Document Detail

Acute hypoosmolality attenuates the suppression of cutaneous vasodilation with increased exercise intensity.
MedLine Citation:
PMID:  15845777     Owner:  NLM     Status:  MEDLINE    
We examined the hypothesis that elevation of the body core temperature threshold for forearm skin vasodilation (TH(FVC)) with increased exercise intensity is partially caused by concomitantly increased plasma osmolality (P(osmol)). Eight young male subjects, wearing a body suit perfused with warm water to maintain the mean skin temperature at 34 +/- 1 degree C (ranges), performed 20-min cycle-ergometer exercise at 30% peak aerobic power (VO2(peak)) under isoosmotic conditions (C), and at 65% VO2(peak) under isoosmotic (H(EX)I(OS)) and hypoosmotic (H(EX)L(OS)) conditions. In H(EX)L(OS), hypoosmolality was attained by hypotonic saline infusion with DDAVP, a V2 agonist, before exercise. P(osmol) (mosmol/kg H2O) increased after the start of exercise in both H(EX) trials (P < 0.01) but not in C. The average P(osmol) at 5 and 10 min in H(EX)I(OS) was higher than in C (P < 0.01), whereas that in H(EX)L(OS) was lower than in H(EX)I(OS) (P < 0.01). The change in TH(FVC) was proportional to that in P(osmol) in every subject for three trials. The change in TH(FVC) per unit change in P(osmol) (deltaTH(FVC)/deltaP(osmol), degrees C x mosmol(-1) x kg H2O(-1)) was 0.064 +/- 0.012 when exercise intensity increased from C to H(EX)I(OS), similar to 0.086 +/- 0.020 when P(osmol) decreased from H(EX)I(OS) to H(EX)L(OS) (P > 0.1). Moreover, there were no significant differences in plasma volume, heart rate, mean arterial pressure, and plasma lactate concentration around TH(FVC) between H(EX)I(OS) and H(EX)L(OS) (P > 0.1). Thus the increase in TH(FVC) due to increased exercise intensity was at least partially explained by the concomitantly increased P(osmol).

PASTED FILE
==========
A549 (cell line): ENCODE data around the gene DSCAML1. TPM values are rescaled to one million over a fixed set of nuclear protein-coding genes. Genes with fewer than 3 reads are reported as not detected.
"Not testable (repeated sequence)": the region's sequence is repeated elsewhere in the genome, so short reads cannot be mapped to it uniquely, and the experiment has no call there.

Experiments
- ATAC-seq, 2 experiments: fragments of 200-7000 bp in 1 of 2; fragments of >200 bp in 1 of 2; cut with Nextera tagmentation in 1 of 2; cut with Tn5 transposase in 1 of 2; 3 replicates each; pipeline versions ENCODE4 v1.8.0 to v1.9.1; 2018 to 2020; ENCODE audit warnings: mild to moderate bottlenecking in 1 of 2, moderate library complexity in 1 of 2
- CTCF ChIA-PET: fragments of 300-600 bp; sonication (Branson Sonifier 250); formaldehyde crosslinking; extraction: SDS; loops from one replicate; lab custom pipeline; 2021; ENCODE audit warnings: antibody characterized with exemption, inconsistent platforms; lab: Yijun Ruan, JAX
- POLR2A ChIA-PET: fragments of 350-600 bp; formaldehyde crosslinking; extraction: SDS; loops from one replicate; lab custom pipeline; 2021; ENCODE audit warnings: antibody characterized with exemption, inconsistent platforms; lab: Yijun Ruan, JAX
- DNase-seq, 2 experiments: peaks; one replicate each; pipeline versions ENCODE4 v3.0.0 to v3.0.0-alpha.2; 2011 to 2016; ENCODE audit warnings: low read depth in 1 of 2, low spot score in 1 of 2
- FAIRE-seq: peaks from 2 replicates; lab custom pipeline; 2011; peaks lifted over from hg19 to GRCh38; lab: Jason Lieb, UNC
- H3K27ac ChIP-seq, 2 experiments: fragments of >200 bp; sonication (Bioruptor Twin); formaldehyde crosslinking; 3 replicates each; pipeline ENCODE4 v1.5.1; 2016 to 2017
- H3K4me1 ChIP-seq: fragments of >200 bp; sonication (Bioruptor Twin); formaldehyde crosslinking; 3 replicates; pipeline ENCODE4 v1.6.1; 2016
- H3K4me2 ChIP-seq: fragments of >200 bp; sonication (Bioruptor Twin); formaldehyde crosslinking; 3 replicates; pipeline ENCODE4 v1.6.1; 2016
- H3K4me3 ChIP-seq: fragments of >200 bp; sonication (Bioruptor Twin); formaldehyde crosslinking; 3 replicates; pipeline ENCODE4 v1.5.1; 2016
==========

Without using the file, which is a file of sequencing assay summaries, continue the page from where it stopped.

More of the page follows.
Hiroyuki Mitono; Hiroshi Endoh; Kazunobu Okazaki; Takashi Ichinose; Shizue Masuki; Akira Takamata; Hiroshi Nose
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Publication Detail:
Type:  Clinical Trial; Journal Article; Research Support, Non-U.S. Gov't     Date:  2005-04-21
Journal Detail:
Title:  Journal of applied physiology (Bethesda, Md. : 1985)     Volume:  99     ISSN:  8750-7587     ISO Abbreviation:  J. Appl. Physiol.     Publication Date:  2005 Sep 
Date Detail:
Created Date:  2005-08-16     Completed Date:  2005-10-27     Revised Date:  2013-09-26    
Medline Journal Info:
Nlm Unique ID:  8502536     Medline TA:  J Appl Physiol (1985)     Country:  United States    
Other Details:
Languages:  eng     Pagination:  902-8     Citation Subset:  IM    
Dept. of Sports Medical Sciences, Institute on Aging and Adaptation, Shinshu Univ. Graduate School of Medicine, 3-1-1 Asahi Matsumoto 390-8621, Japan.
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MeSH Terms
Blood Volume / physiology*
Body Temperature / physiology*
Forearm / blood supply,  physiology
Osmolar Concentration
Osmotic Pressure
Physical Endurance / physiology*
Physical Exertion / physiology*
Skin / blood supply*
Skin Physiological Phenomena*

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